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Vancouver Off-Topic / Current EventsThe off-topic forum for Vancouver, funnies, non-auto centered discussions, WORK SAFE. While the rules are more relaxed here, there are still rules. Please refer to sticky thread in this forum.
If you graph a function and another function that isn't revealed to be the original function's inverse, and neither of these two functions touches the vertical line test, how do you verify if the second function is indeed the original function's inverse?
Eg. f(x)=x-4 and g(x)=x+4, if you graph these two they don't touch the vertical line test, but they are indeed inverses. How would you graphically verify this?
[04-06, 11:34]radiomanI'm doing happy hour with bj#3 today
[07-04, 10:27]radiomani need just the tip
[22-12, 08:51]mellomandidnt think and went in straight..scrapped like a bitch
[17-09, 12:07]FastAnna glowjob
[17-09, 12:08]FastAnna I like dat
Can Jesus microwave a burrito so hot that he himself cannot eat it?
God and Omnipotence
The paradox of the stone, as presented by Wade Savage:
1. Either God can create a stone that God cannot lift, or God cannot create a stone that God cannot lift – there are no other possibilities.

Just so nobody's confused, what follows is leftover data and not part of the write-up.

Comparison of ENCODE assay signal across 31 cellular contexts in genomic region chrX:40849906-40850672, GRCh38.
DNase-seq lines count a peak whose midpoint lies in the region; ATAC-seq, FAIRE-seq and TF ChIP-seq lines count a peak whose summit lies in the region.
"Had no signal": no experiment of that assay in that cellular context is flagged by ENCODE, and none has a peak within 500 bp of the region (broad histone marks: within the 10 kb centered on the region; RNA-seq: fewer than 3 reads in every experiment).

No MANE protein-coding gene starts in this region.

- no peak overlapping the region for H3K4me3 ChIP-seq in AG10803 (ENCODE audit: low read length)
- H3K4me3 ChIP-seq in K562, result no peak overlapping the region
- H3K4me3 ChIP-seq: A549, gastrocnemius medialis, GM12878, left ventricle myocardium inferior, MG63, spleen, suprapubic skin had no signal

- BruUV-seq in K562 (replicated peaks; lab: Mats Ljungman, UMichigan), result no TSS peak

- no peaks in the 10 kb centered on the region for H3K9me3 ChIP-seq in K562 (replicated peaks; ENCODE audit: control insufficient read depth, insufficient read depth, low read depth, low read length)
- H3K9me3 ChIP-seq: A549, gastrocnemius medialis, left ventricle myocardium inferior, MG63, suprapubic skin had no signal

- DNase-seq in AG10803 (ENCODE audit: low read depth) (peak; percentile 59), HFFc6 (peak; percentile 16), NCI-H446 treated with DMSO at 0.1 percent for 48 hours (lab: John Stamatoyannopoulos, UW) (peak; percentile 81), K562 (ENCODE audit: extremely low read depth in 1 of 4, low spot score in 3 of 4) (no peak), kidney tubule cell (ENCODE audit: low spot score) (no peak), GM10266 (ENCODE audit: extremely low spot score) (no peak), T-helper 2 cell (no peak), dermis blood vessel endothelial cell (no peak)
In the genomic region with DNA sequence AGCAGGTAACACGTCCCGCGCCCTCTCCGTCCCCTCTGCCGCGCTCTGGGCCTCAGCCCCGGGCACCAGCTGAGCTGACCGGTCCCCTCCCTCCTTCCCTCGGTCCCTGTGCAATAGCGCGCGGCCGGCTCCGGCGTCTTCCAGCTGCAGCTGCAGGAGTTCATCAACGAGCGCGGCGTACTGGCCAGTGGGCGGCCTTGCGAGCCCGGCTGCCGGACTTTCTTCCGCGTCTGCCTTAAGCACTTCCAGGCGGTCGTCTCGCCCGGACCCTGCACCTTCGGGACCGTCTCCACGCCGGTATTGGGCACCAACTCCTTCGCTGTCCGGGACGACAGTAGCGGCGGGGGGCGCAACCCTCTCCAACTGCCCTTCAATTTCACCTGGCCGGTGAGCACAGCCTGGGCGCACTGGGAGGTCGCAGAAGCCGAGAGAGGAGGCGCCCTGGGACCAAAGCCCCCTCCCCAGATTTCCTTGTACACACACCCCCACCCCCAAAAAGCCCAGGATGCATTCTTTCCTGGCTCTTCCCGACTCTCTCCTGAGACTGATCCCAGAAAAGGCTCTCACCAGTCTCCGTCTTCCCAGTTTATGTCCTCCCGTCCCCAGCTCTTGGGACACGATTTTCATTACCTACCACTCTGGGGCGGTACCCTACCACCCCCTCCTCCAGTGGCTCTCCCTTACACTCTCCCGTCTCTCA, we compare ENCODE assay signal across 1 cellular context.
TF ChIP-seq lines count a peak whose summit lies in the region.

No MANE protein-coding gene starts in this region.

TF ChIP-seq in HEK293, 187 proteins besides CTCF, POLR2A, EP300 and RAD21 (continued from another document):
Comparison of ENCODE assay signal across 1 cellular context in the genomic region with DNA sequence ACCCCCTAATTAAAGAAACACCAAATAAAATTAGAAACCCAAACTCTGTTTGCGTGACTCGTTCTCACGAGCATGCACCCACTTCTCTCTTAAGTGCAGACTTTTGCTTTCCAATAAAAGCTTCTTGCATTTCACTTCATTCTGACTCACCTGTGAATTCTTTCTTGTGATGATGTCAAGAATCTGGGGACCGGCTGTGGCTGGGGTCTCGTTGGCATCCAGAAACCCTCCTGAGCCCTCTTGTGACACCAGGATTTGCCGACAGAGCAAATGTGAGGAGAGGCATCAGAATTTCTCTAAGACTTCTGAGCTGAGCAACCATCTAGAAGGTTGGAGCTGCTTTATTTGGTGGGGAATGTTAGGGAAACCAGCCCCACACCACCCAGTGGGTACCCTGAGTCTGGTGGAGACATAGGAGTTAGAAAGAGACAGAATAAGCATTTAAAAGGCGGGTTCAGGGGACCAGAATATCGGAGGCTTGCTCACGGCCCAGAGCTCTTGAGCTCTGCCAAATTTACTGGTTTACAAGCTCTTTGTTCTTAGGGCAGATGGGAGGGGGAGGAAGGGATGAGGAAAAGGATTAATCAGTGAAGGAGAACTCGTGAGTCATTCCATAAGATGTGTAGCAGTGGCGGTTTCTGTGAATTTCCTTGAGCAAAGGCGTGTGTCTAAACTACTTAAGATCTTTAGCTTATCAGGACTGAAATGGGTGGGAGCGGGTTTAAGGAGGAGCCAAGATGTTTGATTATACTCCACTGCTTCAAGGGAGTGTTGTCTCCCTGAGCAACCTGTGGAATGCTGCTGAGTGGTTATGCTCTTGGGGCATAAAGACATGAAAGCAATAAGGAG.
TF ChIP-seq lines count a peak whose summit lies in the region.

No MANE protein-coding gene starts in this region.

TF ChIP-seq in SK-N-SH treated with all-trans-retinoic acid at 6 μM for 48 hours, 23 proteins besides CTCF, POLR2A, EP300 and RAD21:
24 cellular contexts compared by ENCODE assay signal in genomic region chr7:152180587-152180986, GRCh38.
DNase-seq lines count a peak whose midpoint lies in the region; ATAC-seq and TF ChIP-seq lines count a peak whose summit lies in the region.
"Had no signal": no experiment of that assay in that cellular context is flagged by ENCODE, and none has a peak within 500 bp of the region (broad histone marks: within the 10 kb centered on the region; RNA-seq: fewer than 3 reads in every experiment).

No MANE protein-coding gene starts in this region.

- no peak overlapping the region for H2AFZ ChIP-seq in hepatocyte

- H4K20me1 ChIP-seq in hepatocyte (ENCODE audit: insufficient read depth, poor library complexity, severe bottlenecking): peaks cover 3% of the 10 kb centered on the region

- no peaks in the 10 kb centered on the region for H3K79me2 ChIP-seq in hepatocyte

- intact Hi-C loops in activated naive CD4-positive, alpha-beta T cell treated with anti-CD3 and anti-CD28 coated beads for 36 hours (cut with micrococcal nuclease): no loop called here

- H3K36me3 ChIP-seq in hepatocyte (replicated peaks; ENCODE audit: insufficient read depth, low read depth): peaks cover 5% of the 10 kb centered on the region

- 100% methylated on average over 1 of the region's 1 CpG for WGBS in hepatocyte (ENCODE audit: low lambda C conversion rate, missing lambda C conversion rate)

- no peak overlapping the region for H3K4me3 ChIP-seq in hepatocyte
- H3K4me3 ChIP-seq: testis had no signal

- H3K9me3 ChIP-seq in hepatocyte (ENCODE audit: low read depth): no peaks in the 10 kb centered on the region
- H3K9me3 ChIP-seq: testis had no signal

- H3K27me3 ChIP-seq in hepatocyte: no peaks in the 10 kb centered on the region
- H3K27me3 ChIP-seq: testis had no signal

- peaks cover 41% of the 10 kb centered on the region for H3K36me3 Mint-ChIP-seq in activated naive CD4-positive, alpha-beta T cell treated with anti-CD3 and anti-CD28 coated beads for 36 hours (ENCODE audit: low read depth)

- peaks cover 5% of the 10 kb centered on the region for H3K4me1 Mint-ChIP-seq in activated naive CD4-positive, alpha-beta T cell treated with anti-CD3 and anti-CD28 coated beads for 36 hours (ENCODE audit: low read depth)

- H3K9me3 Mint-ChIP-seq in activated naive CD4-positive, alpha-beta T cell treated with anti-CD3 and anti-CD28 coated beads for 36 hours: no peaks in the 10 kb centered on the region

2. If God can create a stone that God cannot lift, then there is at least one thing that God cannot do (i.e., lift that stone).
3. If God cannot create a stone that God cannot lift, then there is at least one thing that God cannot do (i.e., create that stone).
4. From the combination of 1, 2 and 3, it follows that there is at least one thing that God cannot do.
5. If God is omnipotent, then God can do anything.
6. Therefore, God is not omnipotent.
What this argument apparently shows is that omnipotence is impossible (or, that the notion of omnipotence is incoherent). Thus, God cannot be omnipotent (as nothing can be).
Suggested solutions to the paradox St. Thomas Aquinas (1225-1274):
Aquinas defines as “absolutely impossible” any thing where the “predicate is altogether incompatible with the subject” (his example: “man is an ***” (in the non-metaphorical sense)). With this in mind:
Whatever implies contradiction does not come within the scope of divine omnipotence, because it cannot have the aspect of possibility. Hence it is more appropriate to say that such things cannot be done, than that God cannot do them.
That is, to be omnipotent involves being able to do all things that are possible. For example, it is not considered a limit to my powers that I cannot draw a square circle. That’s impossible, so it’s no failing that I can’t do it – it cannot be done.